My friend Hesh was the first to tell me the story of the Acher, the esteemed Elisha ben Abuyah who abruptly turns apostate.
Our paths crossed as children, but it would not have occurred to Hesh and I to speak to one another in those early days or even to look one another in the eye across the great gender divide. Fast-forward a decade or two and we find ourselves members of an ad hoc mid-seventies subculture of lost souls all of whom have left their orthodox upbringings behind, all of whom unmoored, float through a kaleidoscopic wonderland of a world, circling like lone doves, wondering where they might land.
As it happens, one of our lunch-time gatherings opens with the story of the Acher. I invite you to picture this along with me, my old friend Hesh and today’s lunch and learners: A once eminent rabbi named Elisha ben Abuyah has abruptly lost his faith. Now known as “the Acher” or the Other, the Acher flamboyantly rides through his hometown in defiance of the laws of the Sabbath. So hungry is Rabbi Meir for words of Torah from the mouth of his former teacher, the breathless disciple runs alongside the horse, oblivious to time and space, lost in urgent discussion. As for the renegade Acher, he has not neglected to carefully measure the distance covered by the strides of his horse. When he knows they are about to exceed the Sabbath limits, the Acher excitedly cautions Rabbi Meir to turn back. Still riding high, he transgresses the boundary. He offers an explanation: A voice from the hidden sphere beyond the veil has called out that all erring children should return. However, he lets us know, the voice has added, all errants – except Acher.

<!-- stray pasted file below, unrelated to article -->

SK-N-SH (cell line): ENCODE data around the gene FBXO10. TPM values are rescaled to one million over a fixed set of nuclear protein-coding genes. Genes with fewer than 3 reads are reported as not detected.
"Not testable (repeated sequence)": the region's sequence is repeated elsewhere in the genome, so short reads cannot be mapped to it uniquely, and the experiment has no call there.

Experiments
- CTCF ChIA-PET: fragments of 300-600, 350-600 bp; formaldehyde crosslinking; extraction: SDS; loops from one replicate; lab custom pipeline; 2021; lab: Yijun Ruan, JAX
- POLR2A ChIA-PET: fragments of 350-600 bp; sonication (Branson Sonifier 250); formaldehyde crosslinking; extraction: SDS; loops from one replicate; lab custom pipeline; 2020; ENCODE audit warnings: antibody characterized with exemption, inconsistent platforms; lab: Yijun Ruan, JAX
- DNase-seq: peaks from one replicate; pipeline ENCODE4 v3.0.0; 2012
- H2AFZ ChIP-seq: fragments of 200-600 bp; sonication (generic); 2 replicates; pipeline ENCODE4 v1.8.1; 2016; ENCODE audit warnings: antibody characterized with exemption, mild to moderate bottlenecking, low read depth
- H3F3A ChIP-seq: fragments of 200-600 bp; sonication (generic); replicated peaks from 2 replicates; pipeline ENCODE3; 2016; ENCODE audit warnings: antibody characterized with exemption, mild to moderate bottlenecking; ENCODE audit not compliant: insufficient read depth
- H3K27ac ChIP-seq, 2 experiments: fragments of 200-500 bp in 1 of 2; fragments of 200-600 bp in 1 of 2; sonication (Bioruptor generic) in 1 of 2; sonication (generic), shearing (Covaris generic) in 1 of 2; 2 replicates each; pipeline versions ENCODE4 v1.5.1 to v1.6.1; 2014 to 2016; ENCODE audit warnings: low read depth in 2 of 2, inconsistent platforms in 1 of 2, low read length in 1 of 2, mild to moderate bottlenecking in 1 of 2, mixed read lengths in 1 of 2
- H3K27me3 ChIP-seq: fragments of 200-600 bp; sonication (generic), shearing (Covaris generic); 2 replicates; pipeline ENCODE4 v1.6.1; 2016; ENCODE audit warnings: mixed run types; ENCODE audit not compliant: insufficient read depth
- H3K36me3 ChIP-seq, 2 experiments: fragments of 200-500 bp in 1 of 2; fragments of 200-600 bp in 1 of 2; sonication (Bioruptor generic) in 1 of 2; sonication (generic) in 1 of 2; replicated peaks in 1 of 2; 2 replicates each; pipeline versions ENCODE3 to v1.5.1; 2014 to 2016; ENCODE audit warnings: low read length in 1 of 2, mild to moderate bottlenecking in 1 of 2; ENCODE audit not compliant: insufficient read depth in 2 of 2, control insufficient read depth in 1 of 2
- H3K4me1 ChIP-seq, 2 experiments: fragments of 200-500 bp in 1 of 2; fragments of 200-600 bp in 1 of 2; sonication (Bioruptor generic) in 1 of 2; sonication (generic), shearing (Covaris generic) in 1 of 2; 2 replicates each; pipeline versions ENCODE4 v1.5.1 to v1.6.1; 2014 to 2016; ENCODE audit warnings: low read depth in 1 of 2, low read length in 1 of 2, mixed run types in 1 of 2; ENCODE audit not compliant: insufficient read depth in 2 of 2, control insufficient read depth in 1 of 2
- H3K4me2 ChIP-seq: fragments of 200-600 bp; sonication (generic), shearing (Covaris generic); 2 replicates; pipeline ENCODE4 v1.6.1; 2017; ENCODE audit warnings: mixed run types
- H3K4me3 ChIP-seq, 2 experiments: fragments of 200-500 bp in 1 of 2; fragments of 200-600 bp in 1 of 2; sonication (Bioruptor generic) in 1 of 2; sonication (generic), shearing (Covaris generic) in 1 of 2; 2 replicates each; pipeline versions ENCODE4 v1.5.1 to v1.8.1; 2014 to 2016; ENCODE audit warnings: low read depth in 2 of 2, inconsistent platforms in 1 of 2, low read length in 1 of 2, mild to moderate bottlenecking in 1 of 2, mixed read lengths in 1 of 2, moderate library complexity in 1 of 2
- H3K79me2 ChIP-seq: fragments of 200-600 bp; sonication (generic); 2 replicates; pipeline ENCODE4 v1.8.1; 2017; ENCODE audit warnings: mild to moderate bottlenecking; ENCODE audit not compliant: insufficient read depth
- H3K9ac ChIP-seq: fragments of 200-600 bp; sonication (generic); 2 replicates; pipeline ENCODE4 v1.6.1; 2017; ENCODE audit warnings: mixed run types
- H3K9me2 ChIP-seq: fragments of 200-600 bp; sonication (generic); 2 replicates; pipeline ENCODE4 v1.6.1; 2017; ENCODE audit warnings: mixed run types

My friend Hesh and I, both self-exiles from the parameters of Orthodox Jewry shared a fascination for this story and the figure of Acher. Here is a revered and righteous leader whose faith is abruptly eradicated. He is unabashed in his display of profligacy. Yet his depth of wisdom is so unique that a student destined to be a great man still wants to study with him, even if he has to trot alongside horse and rider on the Sabbath day. When they reach the limits, the Acher – presumably a man of no faith – passionately urges Meir not be brought to sin unwittingly and on his account. But if the Acher truly does not believe in the authority of rabbinic law, why would he care?
The paradoxical nature of belief/non-belief is deepened by the voice from behind the veil. How can the outlook of a great sage who has renounced the abiding authority of God still be dictated by a bat kol, or a voice presumed to emanate from God? Why does such a message hold sway? What authority still resides for him in the invisible abode from which the voice arises? Internal contradictions abound. The voice’s message is received like a heavenly decree – one to which the Acher clings with great certainty – even if he has rejected Jewish faith and its tenets with a certainty just as great.
It is suggested that perhaps Acher’s essence did not change, only his exterior. R. Meir’s continuing devotion to his heretical Master is justified by the hopeful comparing of the Acher to a pomegranate. The suggestion is that R. Meir ate of the inside while knowing enough to throw away the peel.
Does that suggest that certain personality traits, emotional quirks, inadvertent traumas or otherwise transitory determinants of our nature allow certain people to steadily maintain faith, while the same “external” (or transient, personality-linked) factors make it impossible for others? Does that imply that the souls of those who in their temporal existence stray from observance may be untainted in their essence?
My friend Hesh did not live long enough for me to tell him about my return to lunch-time Talmud classes. He would not have been surprised. Like the Acher, neither one of us could consider resuming an orthodox way of life. But a certain ultimate nature of concern is not so easily shaken. There are voices, beckoning and broken, that always remain.